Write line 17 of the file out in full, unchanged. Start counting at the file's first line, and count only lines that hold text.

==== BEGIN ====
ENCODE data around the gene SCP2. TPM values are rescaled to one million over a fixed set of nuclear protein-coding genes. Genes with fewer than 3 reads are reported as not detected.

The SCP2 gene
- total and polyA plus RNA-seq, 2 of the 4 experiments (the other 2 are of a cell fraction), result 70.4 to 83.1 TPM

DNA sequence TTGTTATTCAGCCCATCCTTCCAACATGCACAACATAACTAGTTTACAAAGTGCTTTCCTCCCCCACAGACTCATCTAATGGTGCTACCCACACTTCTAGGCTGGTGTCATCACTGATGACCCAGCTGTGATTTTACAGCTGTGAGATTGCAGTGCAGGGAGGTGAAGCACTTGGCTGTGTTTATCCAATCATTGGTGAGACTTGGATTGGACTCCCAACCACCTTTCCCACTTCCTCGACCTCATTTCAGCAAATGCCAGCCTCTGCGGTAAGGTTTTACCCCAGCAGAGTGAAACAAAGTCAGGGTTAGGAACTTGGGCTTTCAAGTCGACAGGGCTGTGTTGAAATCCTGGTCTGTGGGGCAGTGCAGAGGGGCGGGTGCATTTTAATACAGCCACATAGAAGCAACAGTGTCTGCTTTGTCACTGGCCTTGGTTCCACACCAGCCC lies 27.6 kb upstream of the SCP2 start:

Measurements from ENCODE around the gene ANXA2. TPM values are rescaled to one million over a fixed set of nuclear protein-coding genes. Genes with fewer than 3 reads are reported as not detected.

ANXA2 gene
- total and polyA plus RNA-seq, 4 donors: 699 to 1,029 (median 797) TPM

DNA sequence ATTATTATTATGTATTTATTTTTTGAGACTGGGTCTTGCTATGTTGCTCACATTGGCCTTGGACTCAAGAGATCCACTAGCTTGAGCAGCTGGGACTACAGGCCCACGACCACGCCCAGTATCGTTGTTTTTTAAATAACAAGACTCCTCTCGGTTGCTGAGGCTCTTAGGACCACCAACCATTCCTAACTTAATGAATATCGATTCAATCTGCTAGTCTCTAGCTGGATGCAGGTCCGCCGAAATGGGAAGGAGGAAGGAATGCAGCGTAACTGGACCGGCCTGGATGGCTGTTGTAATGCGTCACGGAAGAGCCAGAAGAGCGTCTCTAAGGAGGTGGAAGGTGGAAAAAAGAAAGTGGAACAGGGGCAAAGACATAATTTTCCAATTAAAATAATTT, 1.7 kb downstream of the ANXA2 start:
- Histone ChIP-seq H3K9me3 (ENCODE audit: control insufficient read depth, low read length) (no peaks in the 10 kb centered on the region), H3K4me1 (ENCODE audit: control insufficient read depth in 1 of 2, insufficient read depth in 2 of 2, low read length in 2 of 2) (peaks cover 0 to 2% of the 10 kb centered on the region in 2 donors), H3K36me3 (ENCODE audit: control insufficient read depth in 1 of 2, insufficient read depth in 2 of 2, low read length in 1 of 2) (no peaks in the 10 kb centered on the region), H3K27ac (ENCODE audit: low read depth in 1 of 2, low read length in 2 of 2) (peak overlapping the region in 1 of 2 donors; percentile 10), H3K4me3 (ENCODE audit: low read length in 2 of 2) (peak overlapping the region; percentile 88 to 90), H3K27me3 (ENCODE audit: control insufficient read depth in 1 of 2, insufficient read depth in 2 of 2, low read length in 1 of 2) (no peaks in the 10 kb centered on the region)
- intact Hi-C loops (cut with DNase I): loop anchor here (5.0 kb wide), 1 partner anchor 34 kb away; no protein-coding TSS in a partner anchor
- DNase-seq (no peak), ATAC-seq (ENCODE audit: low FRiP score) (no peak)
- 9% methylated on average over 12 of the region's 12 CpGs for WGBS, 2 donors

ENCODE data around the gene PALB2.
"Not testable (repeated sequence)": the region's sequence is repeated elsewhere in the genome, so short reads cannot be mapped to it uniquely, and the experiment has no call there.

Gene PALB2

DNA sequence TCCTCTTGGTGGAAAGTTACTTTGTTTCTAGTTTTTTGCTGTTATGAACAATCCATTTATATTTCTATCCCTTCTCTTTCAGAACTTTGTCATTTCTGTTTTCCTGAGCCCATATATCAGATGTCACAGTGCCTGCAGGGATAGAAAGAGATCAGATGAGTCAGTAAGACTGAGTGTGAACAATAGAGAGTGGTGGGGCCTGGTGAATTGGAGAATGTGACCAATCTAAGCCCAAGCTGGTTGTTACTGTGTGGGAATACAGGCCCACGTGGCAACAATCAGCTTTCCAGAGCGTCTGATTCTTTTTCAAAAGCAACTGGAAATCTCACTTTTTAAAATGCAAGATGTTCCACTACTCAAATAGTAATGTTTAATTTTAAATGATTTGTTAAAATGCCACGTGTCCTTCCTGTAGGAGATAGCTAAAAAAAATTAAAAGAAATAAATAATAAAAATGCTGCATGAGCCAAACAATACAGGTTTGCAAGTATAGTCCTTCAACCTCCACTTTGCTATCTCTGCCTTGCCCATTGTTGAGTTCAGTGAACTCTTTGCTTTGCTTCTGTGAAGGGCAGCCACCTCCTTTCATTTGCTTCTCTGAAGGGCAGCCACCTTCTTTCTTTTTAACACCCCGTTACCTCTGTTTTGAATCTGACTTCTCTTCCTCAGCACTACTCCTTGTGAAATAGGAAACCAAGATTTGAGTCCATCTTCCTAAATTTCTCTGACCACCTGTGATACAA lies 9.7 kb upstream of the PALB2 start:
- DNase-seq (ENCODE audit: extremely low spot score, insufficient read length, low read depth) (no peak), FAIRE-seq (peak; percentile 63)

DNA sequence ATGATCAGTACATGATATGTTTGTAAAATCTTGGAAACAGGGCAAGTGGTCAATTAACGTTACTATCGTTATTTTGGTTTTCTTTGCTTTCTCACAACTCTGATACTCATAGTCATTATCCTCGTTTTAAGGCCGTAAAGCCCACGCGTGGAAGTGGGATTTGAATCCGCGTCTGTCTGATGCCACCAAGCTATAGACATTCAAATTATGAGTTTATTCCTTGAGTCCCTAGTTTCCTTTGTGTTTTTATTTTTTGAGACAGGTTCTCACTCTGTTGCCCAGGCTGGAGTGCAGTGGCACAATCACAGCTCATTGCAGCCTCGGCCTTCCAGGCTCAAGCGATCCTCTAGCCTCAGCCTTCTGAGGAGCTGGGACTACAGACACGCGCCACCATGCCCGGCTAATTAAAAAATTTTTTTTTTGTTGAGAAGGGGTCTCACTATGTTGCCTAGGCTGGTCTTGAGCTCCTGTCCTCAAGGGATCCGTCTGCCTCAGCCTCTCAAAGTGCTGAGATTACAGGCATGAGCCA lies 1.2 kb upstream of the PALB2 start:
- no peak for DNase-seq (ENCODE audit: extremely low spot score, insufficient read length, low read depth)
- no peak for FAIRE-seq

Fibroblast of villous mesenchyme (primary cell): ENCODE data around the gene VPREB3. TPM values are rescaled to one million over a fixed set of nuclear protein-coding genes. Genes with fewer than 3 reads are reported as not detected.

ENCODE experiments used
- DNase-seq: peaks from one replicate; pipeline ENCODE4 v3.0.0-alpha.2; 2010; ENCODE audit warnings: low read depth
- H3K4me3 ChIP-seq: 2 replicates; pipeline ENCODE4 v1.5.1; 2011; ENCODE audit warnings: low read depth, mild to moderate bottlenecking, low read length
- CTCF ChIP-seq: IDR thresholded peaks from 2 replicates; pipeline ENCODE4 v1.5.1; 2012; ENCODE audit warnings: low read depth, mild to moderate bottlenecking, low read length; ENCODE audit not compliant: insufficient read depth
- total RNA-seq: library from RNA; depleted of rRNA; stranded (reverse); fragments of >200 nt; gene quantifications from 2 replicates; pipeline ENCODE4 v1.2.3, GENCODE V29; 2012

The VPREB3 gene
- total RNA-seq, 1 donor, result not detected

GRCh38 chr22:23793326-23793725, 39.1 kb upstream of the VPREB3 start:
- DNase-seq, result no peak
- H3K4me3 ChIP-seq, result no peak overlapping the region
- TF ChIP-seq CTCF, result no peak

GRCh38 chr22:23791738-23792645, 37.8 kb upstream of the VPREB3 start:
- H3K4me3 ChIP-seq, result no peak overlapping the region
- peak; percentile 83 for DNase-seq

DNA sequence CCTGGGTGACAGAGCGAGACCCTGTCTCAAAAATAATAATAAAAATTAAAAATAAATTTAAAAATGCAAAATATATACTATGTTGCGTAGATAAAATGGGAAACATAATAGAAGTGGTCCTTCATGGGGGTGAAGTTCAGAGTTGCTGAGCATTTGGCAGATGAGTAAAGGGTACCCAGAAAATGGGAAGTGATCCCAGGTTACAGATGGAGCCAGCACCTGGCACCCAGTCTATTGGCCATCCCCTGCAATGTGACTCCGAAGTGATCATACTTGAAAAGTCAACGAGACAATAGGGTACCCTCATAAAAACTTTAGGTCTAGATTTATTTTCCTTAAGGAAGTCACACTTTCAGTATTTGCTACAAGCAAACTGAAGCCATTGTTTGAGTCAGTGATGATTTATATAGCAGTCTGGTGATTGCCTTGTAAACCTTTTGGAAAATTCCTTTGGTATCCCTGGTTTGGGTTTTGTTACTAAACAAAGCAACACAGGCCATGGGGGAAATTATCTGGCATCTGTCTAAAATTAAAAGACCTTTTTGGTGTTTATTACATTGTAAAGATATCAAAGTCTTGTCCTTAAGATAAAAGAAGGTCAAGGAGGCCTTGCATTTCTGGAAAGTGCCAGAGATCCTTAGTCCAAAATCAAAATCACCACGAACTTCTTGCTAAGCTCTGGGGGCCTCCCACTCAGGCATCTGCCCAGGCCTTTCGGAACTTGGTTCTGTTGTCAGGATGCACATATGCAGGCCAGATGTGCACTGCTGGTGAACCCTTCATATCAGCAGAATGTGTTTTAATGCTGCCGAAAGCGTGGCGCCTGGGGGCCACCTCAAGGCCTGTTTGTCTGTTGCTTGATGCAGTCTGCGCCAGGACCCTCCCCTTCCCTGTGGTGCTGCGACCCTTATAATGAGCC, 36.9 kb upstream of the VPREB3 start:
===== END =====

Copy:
- DNase-seq (ENCODE audit: extremely low spot score, insufficient read length, low read depth) (no peak), FAIRE-seq (peak; percentile 63)